Support roommates of patients with bipolar disorder, while helping them be better allies to the patient?
Bipolar disorder is a lifelong mood disorder, which even effects the people living around the patient. The disordered moods can manifest as depressive, manic or mixed episodes. Many young adults get diagnosed in their early 20's and, while some extreme cases might find it hard to live independently, many patients are able to manage their symptoms through medication and therapies.
Well, now that we are living in an economy where more young adults are finding it necessary to live with roommates, it also necessary for people living with serious mental health conditions to be able to manage their health while living alongside other non-family members.
To get a better sense of all the people impacted by bipolar disorder, My team and I drew up a stakeholder map, This led us to believe that roommates are the closest in proximity to the bipolar disorder patient but least connected to their overall support network. Having decided that this was an opportunity space, we conducted research, ideated and tested our solution to come up with a two-part final prototype.
Tracking emotional wellbeing.
Patients with bipolar disorder can log their daily emotions via a wearable bracelet that also tracks their sleep and visualizes the composite data on the e-ink surface of the wearable.
Because patients with bipolar disorder want to track their key indicators of mood, emotional state and sleep, as part of their cognitive therapy.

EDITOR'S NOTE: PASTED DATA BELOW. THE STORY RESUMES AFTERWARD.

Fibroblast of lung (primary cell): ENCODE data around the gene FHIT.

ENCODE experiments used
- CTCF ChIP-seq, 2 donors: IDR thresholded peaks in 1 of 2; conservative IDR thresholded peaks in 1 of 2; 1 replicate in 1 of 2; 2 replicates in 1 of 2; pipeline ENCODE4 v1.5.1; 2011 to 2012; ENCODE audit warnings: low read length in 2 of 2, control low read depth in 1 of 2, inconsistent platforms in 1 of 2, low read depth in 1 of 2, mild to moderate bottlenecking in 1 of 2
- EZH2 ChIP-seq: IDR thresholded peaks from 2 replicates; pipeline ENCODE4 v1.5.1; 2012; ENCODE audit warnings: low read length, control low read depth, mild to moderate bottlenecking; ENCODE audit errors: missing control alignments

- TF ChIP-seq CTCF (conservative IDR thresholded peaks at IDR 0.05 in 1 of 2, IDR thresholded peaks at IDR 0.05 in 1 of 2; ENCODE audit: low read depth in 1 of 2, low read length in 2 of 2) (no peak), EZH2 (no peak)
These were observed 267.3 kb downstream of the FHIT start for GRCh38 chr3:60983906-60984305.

Visual recommendation system.
The wearable is paired with an app that visualizes that patients top level data to the roommate, to validate any concerns they might have about the patients emotional stability, and provides them with actionable recommendations for next steps.
Because roommates of patients want to have more precise information in case of emergency.
Connect to the support network.
The app will categorize the patients inputted support contacts, using the patient's prioritization, and recommend the best contact to the roommate based on the state of the emergency situation.
Because Roommates of patients want to be connected to the patient’s support system.
Our team conducted secondary research, used cultural probes and conducted follow up semi-structured interviews.
To address our design question, we wanted to understand the dynamic of the bipolar patient - roommate relationship.
We turned to online forums for anecdotal evidence and found very specific descriptions of concerns and frustrations that roommates had living with instability and without context.